to the form as a whole - a Classical ideal!
E♭ Major
Bars 184-191: the theme starts the same but almost immediately
modulates to the key of E♭ major. Look at the A♭s appearing from bar
185. A perfect cadence in that key can be seen at bars 190-191.
Bars 191-227: during this section for full orchestra we hear the
strong forte idea heard in the exposition.
We hear the theme spilt between upper and lower strings in
alternating passages
Bar Numbers
and timing
Unlike at bar 28 onwards of the exposition, we now have added a quaver bass
counter melody to go against the theme. Look at bars 191-197 and you can see
the theme in the violins with the counter melody in bassoons, violas and cellos.
Bars 198-211: the parts swap over. The theme is now in violas, cellos and
bassoon, with the counter melody in violins. Music modulates throughout this
short passage to F minor (bar 198), E♭ major (bar 205) and reaching the home
key at bar 211.
Bars 211-227 are like bars 28-43 of the exposition, except of course that we
remain in the tonic key for the entry of the second subject at bar 227.
Bars 221-225: dominant pedal note of D sounding in the cellos, horns and
bassoons in anticipation of the second subject. The one bar rest at 226 adds to
the drama of expectation!
Bars 227-241: the second subject is now stated in the tonic key of G minor. The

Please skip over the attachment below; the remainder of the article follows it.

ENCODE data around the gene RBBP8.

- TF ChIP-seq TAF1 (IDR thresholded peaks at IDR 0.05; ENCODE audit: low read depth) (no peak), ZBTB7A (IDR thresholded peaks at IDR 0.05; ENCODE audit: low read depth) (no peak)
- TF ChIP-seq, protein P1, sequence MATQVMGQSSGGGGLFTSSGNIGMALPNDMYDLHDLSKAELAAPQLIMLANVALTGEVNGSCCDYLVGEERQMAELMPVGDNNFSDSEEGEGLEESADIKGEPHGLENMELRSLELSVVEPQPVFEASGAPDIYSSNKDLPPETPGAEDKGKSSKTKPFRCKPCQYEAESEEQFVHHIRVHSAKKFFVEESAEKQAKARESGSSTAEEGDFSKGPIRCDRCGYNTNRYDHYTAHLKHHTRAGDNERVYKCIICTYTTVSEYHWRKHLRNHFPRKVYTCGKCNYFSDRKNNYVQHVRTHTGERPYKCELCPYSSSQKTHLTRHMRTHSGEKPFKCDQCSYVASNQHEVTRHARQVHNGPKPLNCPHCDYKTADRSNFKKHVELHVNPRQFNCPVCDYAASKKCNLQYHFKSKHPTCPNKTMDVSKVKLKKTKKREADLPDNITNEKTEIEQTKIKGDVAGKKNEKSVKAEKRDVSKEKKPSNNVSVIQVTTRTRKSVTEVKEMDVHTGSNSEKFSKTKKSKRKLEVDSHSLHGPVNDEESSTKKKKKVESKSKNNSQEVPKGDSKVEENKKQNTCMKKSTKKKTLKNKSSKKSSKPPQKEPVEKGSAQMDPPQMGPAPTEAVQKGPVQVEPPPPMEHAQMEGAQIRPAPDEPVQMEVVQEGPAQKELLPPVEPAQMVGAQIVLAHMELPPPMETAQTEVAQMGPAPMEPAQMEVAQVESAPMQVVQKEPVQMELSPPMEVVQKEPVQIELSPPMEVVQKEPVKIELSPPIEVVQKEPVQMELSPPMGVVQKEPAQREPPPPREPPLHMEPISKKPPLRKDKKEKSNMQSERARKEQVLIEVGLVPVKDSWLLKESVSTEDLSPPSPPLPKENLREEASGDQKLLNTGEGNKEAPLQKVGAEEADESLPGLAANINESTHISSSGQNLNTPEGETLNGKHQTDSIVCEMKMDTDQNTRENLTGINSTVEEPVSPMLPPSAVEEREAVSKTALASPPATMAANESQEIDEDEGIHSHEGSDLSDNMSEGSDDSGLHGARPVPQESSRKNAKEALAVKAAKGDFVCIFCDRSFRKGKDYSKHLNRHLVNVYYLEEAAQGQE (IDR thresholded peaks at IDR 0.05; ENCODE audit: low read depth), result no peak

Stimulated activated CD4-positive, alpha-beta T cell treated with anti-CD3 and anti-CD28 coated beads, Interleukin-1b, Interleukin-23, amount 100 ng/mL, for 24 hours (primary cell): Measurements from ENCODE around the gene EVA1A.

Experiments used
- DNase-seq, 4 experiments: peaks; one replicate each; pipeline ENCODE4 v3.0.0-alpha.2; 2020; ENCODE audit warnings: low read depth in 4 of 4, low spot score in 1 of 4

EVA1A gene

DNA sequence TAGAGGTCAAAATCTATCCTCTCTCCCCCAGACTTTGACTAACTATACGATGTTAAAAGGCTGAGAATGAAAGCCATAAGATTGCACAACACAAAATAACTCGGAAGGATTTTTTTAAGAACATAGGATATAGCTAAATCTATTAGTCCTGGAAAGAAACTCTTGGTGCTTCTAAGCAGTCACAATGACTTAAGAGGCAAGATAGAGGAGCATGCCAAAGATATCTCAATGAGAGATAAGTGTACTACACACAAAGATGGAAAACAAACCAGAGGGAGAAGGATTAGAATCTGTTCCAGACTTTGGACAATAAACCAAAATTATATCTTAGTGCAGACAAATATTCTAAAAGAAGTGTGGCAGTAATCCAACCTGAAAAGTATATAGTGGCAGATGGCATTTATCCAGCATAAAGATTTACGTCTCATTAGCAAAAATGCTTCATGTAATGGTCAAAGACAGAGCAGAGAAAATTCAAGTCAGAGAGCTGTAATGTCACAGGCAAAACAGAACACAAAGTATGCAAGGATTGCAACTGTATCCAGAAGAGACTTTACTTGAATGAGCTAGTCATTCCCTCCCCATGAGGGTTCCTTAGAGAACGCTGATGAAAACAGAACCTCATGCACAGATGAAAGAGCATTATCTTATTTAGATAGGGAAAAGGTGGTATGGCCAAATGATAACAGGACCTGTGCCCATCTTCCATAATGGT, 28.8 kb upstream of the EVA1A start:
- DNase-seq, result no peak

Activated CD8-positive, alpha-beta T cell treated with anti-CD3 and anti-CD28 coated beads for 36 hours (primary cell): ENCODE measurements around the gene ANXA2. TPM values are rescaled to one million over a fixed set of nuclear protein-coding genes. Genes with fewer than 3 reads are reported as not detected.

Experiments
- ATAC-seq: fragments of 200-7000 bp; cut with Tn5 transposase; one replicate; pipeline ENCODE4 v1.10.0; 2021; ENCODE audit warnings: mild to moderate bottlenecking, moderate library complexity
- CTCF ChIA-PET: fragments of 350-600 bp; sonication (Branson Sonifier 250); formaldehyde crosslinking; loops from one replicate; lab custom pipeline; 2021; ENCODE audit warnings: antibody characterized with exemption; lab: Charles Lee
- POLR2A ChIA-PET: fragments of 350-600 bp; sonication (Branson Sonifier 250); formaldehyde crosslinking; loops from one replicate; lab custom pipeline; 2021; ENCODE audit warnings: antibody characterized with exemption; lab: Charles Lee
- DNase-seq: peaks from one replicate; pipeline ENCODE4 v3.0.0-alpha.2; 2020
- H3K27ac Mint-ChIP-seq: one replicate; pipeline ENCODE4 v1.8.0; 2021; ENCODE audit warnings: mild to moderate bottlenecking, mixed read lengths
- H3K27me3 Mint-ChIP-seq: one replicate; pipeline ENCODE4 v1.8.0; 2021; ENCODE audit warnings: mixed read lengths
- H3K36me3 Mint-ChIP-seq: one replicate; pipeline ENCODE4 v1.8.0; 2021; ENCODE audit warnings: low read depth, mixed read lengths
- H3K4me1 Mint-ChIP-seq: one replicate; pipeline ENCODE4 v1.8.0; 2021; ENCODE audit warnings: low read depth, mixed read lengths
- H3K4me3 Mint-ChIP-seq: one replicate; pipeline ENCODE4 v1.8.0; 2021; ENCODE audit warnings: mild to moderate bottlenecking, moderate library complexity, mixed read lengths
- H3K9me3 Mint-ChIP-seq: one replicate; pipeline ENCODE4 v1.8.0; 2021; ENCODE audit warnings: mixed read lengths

theme here (as in the exposition) is shared between the woodwind and strings.
As before, the musical texture and dynamics are reduced.
Bars 241-245: this short section is an extension in which the music modulates to
B♭ major. Notice the dominant pedal in this key (B♭) at bars 241-245 in the
cellos and horns.
Bars 245-251: rising one-bar sequences. Look at the bass notes: B♭-B♮-D♭-D♮-E♭E♮!
Bars 252-254: perfect cadence of Ic-V-l in G minor leads to
Bars 254-260: the rising form of the theme heard at bars 66-72 in the
exposition, but now in G minor.
Keys Used
F minor E♭ Major –
G minor
B♭ major
G minor
Bar Numbers
and timing
CODA (bars 260-299)
• The three-note motif from the first subject is passed between
the clarinet, bassoon and flute, whilst the first violins exchange
the first two notes of the motif in augmentation with the violas
and cellos. This section is rounded off with a perfect cadence in
G minor at bars 275-276.
• This starts off as a scalic flourish building to the expected final
• However this forte passage is suddenly interrupted with some
piano woodwind chords at bar 285 during which we hear
glimpses of the first subject in the second violins, then first
violins at bar 287, cellos at bar 289, then flute, clarinets and
bassoons at bar 291.
• The final 'tutti' homophonic reiteration of a series of chords I
and V in G minor ending with four emphatic full stops (G minor
• This last section of six bars corresponds to the last six bars of
the exposition!
G minor
Augmentation doubling (or more) of the
original note values
Chromatically moving by semitones up or
Pathetique literally 'pathetic', refers to a
melancholy mood
Semitone half a tone - the distance between a
white note and an adjacent black note on a
Sinfonia an Italian form in origin, these were
works in three sections for strings and
Text taken from Edexcel GCSE Music – John Arkell, Jonny Martin Pearson Education Ltd. 2009